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One of the deadliest earthquakes of the decade in Türkiye and in Syria and its impact on women and girls

Woman sitting on the rubble while emergency rescue teams search for victims or survivors in Nurdagi town in southern Türkiye. Source: © The Canadian Press/AP, Khalil Hamra, 2023.

One of the deadliest earthquakes of the decade in Türkiye and in Syria and its impact on women and girls


Written by Idil Igdir (Women’s Rights Team)

Global HUman Rights Defence


On February 6th, 2023, two devastating earthquakes of magnitude 7.7 and 7.6 struck southern Türkiye and northwestern Syria, leaving tens of thousands of people under rubble (AFAD, 2023). On the 14th day of the earthquake, the death toll exceeded 40,000 in Türkiye and 5,000 in Syria (CNBC, 2023). The United Nations (UN) estimates that about 9 million people in Syria have been affected by the earthquake, while the figure in Türkiye stands at around 13.5 million (OCHA, 2023). Yet this earthquake, which has gone down in history as one of the most severe and catastrophic natural disasters of the last 100 years, did not come out of the blue or as a shock, as many experts had long stressed the need to take precautionary and protective measures and thereby  make the necessary adjustments in the affected regions.


So when the earthquake hit the country and the battle against the time began, Türkiye declared a level 4 alarm, which is an international call for help (Doctors Without Borders, 2023).  As a result, the international community -about 80 different countries- have been sending their professional rescue teams and other resources and equipment to the affected areas since day one. From neighbouring countries to those across oceans and continents, the world became one on February 6th, 2023 for Türkiye and Syria. Greece and Japan, for instance, were among the first countries to come to Türkiye’s aid with their professional rescue teams and equipment, while Azerbaijan, with its 725 professional rescuers on the ground, became the country that sent the most people to help (Aktan, 2023). On the other hand, France stepped in to build a 100-square-metre land-based hospital in Adiyaman, one of the worst-hit cities in southern Türkiye (Sondakika, 2023).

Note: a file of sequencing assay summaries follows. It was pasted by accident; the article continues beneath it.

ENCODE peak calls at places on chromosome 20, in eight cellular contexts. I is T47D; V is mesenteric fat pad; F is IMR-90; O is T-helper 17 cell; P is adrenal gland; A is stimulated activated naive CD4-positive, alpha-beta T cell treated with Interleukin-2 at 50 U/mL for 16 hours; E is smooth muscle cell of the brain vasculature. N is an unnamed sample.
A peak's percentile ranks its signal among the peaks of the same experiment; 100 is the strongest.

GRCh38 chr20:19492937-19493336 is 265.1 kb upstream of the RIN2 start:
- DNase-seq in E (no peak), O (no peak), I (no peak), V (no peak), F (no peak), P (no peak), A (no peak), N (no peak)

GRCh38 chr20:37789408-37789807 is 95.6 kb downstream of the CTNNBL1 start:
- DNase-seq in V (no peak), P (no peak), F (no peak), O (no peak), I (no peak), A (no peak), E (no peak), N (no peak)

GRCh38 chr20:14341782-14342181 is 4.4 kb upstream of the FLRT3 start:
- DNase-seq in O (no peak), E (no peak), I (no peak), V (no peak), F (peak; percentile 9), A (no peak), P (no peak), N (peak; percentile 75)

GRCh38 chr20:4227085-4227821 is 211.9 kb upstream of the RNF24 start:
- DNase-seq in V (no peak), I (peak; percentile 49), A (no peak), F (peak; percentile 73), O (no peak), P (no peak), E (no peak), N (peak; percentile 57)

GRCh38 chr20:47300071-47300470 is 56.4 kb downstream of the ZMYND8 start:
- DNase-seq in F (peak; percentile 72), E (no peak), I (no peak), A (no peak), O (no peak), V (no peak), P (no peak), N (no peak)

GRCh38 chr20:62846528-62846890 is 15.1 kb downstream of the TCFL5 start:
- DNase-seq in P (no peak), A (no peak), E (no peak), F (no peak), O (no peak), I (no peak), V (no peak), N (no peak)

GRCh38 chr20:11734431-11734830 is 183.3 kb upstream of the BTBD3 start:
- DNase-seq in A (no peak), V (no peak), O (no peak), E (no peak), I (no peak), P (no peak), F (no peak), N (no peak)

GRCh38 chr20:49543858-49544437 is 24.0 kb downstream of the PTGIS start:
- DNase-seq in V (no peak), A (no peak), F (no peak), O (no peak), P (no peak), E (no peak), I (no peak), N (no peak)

In addition, assistance came in many forms, ranging from financial aid through numerous donations, to aid packages sent from all over the world and from every corner of Türkiye. New Zealand, for example, donated 632 thousand USD to the Turkish Red Crescent and 316 thousand dollars to the Syrian Arab Red Crescent (Aktan, 2023). AHBAP, a trusted non-governmental organisation (NGO) based in Türkiye, has so far raised one million Turkish Liras, half of which has been spent on shelter, food, rescue vehicles, clothing, hygiene, animals and other urgent needs of earthquake victims (Cumhuriyet, 2023). Furthermore, Metallica, among the well-known names, announced a donation of 125 thousand dollars to three different aid organisations to help the victims in both countries (Kaufman, 2023). These are just some of the many examples of solidarity shown by the world.


However, while the people of both countries have welcomed the aid and solidarity, the disastrous and destructive effects of the earthquake are far from being healed or alleviated. It is noteworthy that February is one of the coldest times of the year in the two affected regions and cities, so the uncoordinated, sluggish and inadequate aid endangered people’s lives to the same extent as the earthquake. Although it is encouraging that many people and animals have been rescued alive from the rubble, what is more important is the extent to which victims will be protected and assisted after the earthquake. However, reality has shown us that once again, governments are failing their people when they need them the most. For example, in some cities in Türkiye, such as Hatay/Antakya and Adıyaman, it has been reported that many people died not because of the earthquake but because of the extreme cold, due to a long time it took to reach them.


Women and girls in the earthquake of Türkiye and Syria 

According to Disaster Philanthropy, women and girls are exposed to risks in natural disasters differently than men and boys (Center for Disaster Philanthropy, n.d.). That is, violence against women and girls has been found to be a post-disaster factor in all countries. From sexual harassment to physical abuse or human trafficking, in the midst of suffering and chaos, women and girls are not only trying to save their lives but also to protect themselves from potential threats. The prevalence of violence and harassment is not the only critical problem. Lack of hygiene products, such as menstrual pads and tampons, is also a major health concern for many women and girls in the aftermath of natural disasters. The United Nations Development Programme (UNDP) continues to support governments and international organisations to tackle this persistent problem for women and girls (OKAI, 2023).


In Türkiye and Syria, the safety and health situation for women and girls is becoming increasingly alarming as the turmoil continues in the affected areas. ActionAid, an NGO, has revealed that on the ground, no provision has been made so far to meet the needs of women and girls who are menstruating, pregnant, breastfeeding and in need of special assistance. The number of women who gave birth in the aftermath of the earthquake is also not at a level that can be ignored. According to DW’s report, as of February 10th, there are 214,315 pregnant women and 23,814 women expecting to give birth within a month in Türkiye (Karakas, 2023). This number is reported by the United Nations Population Fund to be 133,000 in Syria. A 22-year-old Hatice in Sanliurfa, in Türkiye, had to give birth prematurely due to stressful circumstances (Reliefweb, 2023). Fortunately, thanks to the assistance and maternal kit provided by the United Nations Population Fund, she and her baby were saved. On the other hand, in Adiyaman, Dilek Basalan, a volunteer doctor, said that the needs of women in this chaos have been neglected and that there is a great lack of medicine that requires urgent intervention (Karakas, 2023).